The Heretic by Liam McIlvanney
A quick-paced and character-driven Scottish mystery set in the gray and somber streets of Glasgow follows murder and gang-related retribution to a satisfying ending that should please any whodunit reader.
The sub-genre of Scottish noir is well-served by this compelling whodunit set in 1975 Glasgow. The city is known as a hard place made more desperate by poverty, economic doldrums and urban blight. The criminals are known as “hard men” and they are that, and more. The mob tales of New York or Chicago’s mafioso are hardly more grim than these organized clans of warring factions. When a warehouse belonging to one group is torched and four civilians in the adjoining tenement killed in an apparently unintentional happenstance, the Serious Crimes Division of the local police are called in to find and incarcerate those responsible. Meanwhile, a former MP and successful businessman is found tortured and murdered, dumped in a midden in the worst part of the city. In a nearly Shakespearian tangle of veiled motives, betrayals and retributive violence, Detective Duncan McCormack is tasked with the job of investigating the villainy.
McCormack is a conflicted individual, having some years previously been responsible for the apprehension of a police official involved in a series of grisly murders attributed to a Ripper-like character called The Quaker. Following this episode and his shunning by the majority of the police as a “snitch” he spends six years at the Metropolitan Police in London but returns to Glasgow and the Serious Crimes Division. Distrusted and disliked by the rank and file and the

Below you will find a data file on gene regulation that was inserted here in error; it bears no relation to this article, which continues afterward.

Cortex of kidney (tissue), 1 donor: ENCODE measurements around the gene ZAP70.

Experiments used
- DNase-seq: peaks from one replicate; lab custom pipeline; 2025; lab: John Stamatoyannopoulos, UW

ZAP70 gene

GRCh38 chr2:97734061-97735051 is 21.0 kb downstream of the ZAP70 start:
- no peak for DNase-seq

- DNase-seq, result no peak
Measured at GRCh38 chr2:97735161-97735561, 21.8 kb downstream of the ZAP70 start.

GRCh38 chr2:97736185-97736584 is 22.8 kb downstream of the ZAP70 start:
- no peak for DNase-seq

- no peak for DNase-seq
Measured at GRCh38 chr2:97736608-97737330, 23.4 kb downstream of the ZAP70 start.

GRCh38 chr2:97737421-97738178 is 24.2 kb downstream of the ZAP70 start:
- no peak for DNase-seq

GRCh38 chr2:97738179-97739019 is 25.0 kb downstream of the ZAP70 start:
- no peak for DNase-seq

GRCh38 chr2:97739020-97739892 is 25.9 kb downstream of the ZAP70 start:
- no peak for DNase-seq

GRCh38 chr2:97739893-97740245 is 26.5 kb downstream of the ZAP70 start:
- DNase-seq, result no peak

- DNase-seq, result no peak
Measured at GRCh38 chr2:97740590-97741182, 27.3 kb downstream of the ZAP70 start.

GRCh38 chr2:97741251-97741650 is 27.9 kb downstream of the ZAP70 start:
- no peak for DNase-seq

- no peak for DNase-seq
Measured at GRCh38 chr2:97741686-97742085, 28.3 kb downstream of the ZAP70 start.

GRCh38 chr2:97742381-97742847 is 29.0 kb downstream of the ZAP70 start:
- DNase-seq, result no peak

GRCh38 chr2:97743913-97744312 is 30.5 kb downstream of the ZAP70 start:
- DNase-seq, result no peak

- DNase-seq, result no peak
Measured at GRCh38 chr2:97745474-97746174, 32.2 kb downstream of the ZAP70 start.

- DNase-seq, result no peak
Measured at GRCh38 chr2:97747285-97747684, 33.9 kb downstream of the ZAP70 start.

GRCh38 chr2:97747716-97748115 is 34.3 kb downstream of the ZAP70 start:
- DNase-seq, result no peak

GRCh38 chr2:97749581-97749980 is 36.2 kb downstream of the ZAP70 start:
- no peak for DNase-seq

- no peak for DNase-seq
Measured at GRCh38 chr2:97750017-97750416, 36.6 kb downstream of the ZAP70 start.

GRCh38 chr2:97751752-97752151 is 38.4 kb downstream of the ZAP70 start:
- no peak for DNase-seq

higher-ups both, he must not only navigate the hostile environment of the department but the slippery streets of Glasgow’s underworld, always balancing between opposing groups of thugs who distrust each other as much as the police. It’s a nail-biter, for sure.
The outstanding feature, to this reader’s ear, is the dialogue. The patter between sleuths as well as the threats and hard language bantered about by the criminals rings true and is often loaded with humor. The voices of the principal players are consistent and believable. It’s almost unnecessary to have “he said, she said” notes to tell who is speaking. The narrative is thus carried along with a smooth and rapid flow that is a joy to read.
Slightly less grim than the rest of the Glaswegian “hard man” genre of mysteries but still plenty gritty, this should satisfy any mystery fan. The principals are appealing and sympathetic, making it easy to adopt an affinity for them as the story plays out.